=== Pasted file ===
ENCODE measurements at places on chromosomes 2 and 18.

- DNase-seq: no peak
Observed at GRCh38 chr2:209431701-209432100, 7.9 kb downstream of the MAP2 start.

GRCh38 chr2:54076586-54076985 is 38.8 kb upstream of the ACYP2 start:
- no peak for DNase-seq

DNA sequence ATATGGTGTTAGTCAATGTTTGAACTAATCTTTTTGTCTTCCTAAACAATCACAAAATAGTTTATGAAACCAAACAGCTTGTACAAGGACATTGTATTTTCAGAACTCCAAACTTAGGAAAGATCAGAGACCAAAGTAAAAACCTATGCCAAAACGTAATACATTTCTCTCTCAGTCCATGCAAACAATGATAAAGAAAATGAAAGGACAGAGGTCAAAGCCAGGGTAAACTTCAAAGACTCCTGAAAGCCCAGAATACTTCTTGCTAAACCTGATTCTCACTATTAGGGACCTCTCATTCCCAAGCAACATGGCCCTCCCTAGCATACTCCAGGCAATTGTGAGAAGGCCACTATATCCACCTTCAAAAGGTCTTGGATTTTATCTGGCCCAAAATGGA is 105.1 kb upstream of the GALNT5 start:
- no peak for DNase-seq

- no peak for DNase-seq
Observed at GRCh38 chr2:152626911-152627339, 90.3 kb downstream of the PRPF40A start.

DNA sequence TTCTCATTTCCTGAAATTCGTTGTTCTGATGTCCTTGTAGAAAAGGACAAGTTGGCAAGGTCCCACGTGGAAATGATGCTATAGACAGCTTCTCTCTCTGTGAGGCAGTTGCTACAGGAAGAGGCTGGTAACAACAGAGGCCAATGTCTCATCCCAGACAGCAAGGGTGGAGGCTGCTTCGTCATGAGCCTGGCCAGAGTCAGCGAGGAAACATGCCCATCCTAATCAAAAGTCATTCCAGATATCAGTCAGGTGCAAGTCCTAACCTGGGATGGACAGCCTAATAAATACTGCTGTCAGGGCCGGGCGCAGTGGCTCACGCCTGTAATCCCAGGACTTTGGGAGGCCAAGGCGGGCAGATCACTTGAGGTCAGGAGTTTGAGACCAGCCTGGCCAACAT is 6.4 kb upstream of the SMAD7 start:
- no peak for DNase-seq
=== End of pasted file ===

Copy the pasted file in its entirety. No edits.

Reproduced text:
ENCODE measurements at places on chromosomes 2 and 18.

- DNase-seq: no peak
Observed at GRCh38 chr2:209431701-209432100, 7.9 kb downstream of the MAP2 start.

GRCh38 chr2:54076586-54076985 is 38.8 kb upstream of the ACYP2 start:
- no peak for DNase-seq

DNA sequence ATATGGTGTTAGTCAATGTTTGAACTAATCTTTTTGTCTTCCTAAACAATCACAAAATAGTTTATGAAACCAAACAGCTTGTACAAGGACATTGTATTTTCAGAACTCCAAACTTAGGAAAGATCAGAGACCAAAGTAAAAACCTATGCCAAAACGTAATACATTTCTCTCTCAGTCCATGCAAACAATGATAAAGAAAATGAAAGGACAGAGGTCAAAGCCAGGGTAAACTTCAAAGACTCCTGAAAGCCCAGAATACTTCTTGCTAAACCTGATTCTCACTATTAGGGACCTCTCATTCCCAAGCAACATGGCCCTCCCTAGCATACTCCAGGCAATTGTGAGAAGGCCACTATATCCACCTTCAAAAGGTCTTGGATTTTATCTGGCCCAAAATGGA is 105.1 kb upstream of the GALNT5 start:
- no peak for DNase-seq

- no peak for DNase-seq
Observed at GRCh38 chr2:152626911-152627339, 90.3 kb downstream of the PRPF40A start.

DNA sequence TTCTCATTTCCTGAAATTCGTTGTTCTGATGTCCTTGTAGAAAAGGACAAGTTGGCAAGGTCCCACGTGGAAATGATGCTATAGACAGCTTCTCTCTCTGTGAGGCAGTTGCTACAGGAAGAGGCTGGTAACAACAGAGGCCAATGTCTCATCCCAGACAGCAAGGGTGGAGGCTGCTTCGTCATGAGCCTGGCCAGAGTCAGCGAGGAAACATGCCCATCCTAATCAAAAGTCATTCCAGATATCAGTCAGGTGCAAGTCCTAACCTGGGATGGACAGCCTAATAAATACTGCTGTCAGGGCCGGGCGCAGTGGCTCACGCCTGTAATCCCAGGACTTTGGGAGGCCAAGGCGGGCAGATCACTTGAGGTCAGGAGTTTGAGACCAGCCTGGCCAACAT is 6.4 kb upstream of the SMAD7 start:
- no peak for DNase-seq